In the case of the specimen R5 (CFRP), first crack was formed in the beam portion at a distance of 30 mm from the face of the column at a load of 12.5 kN. At a load of 16 kN, the crack propagated to the compression zone of the beam. The cracks propagated into the column portion at a load of 20 kN. Bond failure of the wrap was noticed on the tension side of the beam at a load of 22 kN and the compression side of the beam at a load of 26 kN. The application of the load was stopped when the deflection at the free end of the beam reached 50 mm. The load corresponding to this deflection was 27.5 kN.

In the case of the specimen R6 (CFRP), the first crack formed in the beam portion at a load of 12 kN. Bond failure of the wrap was noticed on the tension side of the beam at a load of 15.5 kN and on the tension side of the compression side of the beam at a load of 21 kN. The application of the load was stopped when the deflection at the free end of the beam reached 50 mm. The load corresponding to this deflection was 27 kN.

Effect of Retrofitting

The load deflection plots of GFRP or CFRP wrapped and control RC beam-column joint specimens for various column axial loads are shown in Fig.3(a).Fig.3(b) and Fig.3(c). The load carrying capacity of the various reinforced concrete beam-column joint specimens (both control and retrofitted) are given in Table 3. It is seen from the Table 3. that the load carrying capacity of specimen retrofitted with GFRP has increased in the range of 17 % to 27 % and the area of the load deflection curve up to a deflection of 50 mm for specimens retrofitted with GFRP was 13 % to 20 % more compared to the control specimens. It is also seen that the load carrying capacity of specimen retrofitted with CFRP has increased in the range of 28 % to 34 % and the load deflection curve up to a deflection of 50 mm for specimens retrofitted with CFRP 18 % to 30 % more compared to the control specimens. The load deformation characteristics also improved to a larger extent in the case of wrapped specimens over the control specimens. This resulted in a substantial increase in the energy absorption characteristics of the specimens that were wrapped with GFRP or CFRP.

experimental investigation on influence of development length in the retrofitted concrete beam - column joints

Conclusions

Based on the experimental investigations carried out on the control and GFRP or CFRP wrapped beam-column joint specimens, the following conclusions are drawn:
  • The effect of axial load on the performance of beam-column joints is found to be negligible.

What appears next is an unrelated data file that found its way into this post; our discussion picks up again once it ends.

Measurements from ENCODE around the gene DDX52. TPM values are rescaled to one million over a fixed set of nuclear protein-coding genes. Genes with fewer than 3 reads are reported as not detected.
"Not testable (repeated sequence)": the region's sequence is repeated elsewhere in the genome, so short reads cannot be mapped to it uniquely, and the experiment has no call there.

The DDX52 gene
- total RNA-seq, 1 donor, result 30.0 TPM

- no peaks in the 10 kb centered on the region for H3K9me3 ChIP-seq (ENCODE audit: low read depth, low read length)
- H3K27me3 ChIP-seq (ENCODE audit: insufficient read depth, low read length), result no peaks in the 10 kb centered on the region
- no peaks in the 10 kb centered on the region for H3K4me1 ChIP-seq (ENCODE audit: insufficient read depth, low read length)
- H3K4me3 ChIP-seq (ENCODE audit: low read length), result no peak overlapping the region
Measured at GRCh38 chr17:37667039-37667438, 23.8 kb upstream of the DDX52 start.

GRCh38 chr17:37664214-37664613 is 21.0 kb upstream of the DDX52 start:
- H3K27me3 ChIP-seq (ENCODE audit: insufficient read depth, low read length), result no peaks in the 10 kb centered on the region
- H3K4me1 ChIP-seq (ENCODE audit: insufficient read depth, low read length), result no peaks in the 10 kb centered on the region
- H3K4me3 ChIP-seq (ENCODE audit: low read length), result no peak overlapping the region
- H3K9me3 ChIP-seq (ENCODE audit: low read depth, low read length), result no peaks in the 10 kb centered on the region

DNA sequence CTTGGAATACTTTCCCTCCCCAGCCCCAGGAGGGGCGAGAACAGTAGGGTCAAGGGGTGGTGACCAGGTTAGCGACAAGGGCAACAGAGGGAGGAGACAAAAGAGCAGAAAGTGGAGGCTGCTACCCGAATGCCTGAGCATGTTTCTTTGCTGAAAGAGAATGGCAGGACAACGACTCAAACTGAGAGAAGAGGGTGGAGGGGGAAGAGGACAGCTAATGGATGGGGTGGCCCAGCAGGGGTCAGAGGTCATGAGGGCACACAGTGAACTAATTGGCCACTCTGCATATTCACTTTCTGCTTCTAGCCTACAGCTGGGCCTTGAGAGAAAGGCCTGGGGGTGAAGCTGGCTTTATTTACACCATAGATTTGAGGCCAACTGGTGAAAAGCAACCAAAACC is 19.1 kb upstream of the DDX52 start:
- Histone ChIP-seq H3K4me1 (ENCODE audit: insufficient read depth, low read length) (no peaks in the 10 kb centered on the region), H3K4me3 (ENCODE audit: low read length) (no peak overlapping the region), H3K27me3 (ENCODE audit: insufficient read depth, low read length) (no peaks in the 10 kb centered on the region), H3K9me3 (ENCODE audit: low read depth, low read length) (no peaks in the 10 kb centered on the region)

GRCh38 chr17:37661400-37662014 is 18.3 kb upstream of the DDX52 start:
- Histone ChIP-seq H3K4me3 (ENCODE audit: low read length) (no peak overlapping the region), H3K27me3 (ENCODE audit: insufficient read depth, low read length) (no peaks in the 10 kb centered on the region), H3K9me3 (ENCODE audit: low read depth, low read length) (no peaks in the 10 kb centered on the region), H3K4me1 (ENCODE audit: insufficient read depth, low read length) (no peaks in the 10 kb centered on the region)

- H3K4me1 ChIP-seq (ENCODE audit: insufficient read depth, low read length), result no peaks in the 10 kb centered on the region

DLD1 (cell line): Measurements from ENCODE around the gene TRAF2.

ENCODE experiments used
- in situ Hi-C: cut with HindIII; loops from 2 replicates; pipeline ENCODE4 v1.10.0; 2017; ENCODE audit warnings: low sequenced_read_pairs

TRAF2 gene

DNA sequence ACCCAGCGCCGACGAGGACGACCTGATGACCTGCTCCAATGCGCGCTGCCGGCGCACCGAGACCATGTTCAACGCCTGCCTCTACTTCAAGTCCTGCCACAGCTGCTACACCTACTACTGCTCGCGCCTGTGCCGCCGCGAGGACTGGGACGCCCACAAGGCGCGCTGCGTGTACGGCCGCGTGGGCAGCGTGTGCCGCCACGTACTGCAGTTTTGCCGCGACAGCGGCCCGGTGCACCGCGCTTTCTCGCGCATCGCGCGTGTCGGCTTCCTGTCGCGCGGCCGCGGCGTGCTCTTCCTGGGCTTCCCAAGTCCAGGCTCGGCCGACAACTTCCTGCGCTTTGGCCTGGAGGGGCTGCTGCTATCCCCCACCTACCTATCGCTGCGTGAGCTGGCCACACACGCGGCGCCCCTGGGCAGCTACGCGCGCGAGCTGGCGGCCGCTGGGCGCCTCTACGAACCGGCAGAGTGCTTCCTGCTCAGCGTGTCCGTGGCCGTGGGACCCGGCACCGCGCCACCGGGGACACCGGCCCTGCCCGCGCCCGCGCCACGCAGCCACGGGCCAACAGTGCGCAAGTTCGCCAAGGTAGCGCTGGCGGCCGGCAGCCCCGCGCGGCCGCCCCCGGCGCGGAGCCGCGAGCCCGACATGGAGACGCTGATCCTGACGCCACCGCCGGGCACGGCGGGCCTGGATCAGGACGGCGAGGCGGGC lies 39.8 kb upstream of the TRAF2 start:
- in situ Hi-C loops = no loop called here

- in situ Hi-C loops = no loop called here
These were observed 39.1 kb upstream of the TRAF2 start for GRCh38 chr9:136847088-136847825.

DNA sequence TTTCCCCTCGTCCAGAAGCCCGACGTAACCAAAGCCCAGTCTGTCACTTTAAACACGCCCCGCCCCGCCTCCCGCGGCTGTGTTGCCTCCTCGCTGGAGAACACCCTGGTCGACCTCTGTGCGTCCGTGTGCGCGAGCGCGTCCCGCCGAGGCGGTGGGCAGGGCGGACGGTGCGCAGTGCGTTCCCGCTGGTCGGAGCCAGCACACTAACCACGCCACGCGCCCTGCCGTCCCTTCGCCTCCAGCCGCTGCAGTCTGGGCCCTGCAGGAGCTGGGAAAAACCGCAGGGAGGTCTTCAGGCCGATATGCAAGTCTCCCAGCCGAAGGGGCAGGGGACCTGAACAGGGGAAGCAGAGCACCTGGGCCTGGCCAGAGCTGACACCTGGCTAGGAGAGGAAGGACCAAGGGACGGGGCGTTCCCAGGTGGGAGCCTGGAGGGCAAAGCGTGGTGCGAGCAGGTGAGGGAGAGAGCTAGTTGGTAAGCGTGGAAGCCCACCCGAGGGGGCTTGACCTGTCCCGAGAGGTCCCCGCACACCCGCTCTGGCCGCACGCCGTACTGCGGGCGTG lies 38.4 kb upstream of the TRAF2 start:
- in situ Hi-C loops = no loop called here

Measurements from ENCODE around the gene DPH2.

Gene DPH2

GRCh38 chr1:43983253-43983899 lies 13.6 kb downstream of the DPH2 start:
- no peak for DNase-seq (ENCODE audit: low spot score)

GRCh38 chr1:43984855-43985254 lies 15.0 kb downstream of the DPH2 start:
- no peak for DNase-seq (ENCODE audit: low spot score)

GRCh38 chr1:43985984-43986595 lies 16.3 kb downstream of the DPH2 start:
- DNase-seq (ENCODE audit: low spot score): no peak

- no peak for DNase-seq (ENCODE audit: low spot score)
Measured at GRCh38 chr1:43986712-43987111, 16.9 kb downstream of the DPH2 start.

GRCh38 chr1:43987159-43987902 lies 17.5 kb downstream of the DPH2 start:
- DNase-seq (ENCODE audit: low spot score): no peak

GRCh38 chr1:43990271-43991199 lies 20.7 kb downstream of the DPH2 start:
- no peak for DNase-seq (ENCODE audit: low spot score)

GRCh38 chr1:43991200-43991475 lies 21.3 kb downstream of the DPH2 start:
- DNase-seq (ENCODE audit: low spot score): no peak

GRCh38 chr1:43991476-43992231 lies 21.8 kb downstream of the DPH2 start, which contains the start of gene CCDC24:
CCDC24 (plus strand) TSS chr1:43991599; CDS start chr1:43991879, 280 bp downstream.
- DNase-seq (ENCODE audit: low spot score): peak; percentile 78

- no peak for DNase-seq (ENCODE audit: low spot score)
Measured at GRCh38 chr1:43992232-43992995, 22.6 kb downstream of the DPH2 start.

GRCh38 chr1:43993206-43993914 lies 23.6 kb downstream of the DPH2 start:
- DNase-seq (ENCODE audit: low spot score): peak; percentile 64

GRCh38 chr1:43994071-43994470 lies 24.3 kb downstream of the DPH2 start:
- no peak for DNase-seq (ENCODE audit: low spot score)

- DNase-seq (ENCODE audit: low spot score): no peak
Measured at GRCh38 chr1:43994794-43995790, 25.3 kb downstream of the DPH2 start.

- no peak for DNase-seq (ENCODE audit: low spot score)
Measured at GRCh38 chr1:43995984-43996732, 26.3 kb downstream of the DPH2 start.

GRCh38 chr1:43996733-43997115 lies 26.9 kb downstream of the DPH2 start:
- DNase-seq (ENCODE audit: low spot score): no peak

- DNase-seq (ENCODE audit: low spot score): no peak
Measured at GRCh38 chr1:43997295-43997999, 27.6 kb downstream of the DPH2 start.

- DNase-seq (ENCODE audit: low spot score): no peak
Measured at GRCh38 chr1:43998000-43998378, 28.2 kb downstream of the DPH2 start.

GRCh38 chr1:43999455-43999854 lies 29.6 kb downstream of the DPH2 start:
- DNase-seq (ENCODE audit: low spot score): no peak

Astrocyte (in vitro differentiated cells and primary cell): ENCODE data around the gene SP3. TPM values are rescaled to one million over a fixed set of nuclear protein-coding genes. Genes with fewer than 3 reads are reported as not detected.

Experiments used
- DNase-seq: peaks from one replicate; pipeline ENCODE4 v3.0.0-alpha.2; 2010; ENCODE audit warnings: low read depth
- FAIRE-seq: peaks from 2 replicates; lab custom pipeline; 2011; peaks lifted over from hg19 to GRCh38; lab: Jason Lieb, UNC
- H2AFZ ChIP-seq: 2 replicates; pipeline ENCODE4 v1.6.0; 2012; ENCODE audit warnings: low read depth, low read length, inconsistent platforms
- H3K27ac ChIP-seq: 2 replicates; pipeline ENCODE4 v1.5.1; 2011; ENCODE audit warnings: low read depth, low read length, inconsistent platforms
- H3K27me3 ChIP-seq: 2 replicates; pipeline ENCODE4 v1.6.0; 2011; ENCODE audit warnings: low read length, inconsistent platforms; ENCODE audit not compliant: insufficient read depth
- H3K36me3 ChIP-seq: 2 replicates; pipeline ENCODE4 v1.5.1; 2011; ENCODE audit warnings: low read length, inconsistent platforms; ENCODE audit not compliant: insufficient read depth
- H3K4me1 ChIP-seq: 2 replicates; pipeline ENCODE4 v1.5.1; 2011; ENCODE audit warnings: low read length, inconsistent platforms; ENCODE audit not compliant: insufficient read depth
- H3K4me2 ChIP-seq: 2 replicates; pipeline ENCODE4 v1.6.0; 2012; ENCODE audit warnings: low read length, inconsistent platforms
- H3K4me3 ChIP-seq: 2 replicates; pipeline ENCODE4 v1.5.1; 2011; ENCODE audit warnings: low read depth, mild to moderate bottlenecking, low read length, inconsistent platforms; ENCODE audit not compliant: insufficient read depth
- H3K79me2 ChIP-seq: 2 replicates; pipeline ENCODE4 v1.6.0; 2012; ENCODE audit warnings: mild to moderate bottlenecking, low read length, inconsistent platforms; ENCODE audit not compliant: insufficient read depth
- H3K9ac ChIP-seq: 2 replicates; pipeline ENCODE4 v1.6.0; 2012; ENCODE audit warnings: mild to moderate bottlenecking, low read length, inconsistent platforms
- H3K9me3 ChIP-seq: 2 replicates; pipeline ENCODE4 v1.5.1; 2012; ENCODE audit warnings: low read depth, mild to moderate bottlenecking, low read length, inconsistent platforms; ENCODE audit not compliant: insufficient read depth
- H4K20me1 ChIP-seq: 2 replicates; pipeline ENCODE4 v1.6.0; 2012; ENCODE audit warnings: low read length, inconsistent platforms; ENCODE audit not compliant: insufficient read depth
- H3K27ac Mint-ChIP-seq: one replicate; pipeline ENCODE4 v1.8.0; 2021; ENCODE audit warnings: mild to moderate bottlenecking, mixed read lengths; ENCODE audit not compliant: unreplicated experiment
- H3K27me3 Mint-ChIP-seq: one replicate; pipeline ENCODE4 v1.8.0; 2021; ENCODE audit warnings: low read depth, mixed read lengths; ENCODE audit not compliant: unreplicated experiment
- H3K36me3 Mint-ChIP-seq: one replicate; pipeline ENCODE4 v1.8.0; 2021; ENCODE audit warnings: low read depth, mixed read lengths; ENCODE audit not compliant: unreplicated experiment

• There is 14.5 % increase in the load capacity and 10 % increase in energy absorption capacity of the RC beam-column joint specimen, as the development length is increased based on IS 13920.
  • The percentage increase in the load carrying capacity of the retrofitted specimens was found to be in the range of 17 %-34 %.
  • The load deformation characteristics also improved to a larger extent in the case of the retrofitted specimens over the control specimens. This resulted in a substantial increase in the energy absorption characteristics of the specimens that were retrofitted with GFRP or CFRP.
  • The enhancement in the energy absorption capacity of the wrapped specimens was in the range 18%-30% over the control beam-column joint specimens.
  • The failure was in the column portion of the joint for the control specimen which is to be avoided. In the case of the wrapped specimens, the failure was noticed in the beam portion only and the column was intact and this is the most preferred type of failure under seismic loads which will prevent progressive collapse of the structure.

References

  • Geng et al (1998) and Mosallam (1999), “Seismic repair and upgrade of structural capacity of reinforced concrete connections: Another opportunity for polymer composites” Proc., int. composites expo ’99, Cincinati, ppl-8.
  • Ze-Jun Geng, Michael J Chajes, Tsu-Wei Chouc & David Yen-Cheng Pand. (1998), “The retrofitting of reinforced concrete column to beam connections.” Composites science and technology, 58, pp 1297-1305.
  • Prota,A., Nanni,A., Manfredi,G. Nd Cosenza,E.,(2000), “Models of concrete confined by fiber composites,” Proceedings of the fifth international conference of fiber reinforced concrete structures (FRPRCS 5), PP 865-874.
  • Jianchun li, A., Bijan Samali, Lin Ye,Steve Bakoss.,(2002), “Behavior of concrete beam-column connections reinforced with hybrid FRP sheet,” Composite structures,57,pp 357-365.
  • D’Ayala, D., Penford,A., and Valentini,S., (2003), “Use of FRP fabric for strengthening of reinforced concrete beam column joint,” Journal of composite for construction,2(4),pp 165-174.
  • Kabir,M.Z., Ashrafi,H.R and Varzaneh,M.N., (2003), “Upgrading ductility of RC beam-column connection with high performance FRP laminates,” Damage and fracture mechanics VII, CA Brebbia & SI Nishdia (Editors) ISBN 1-85312-926-7.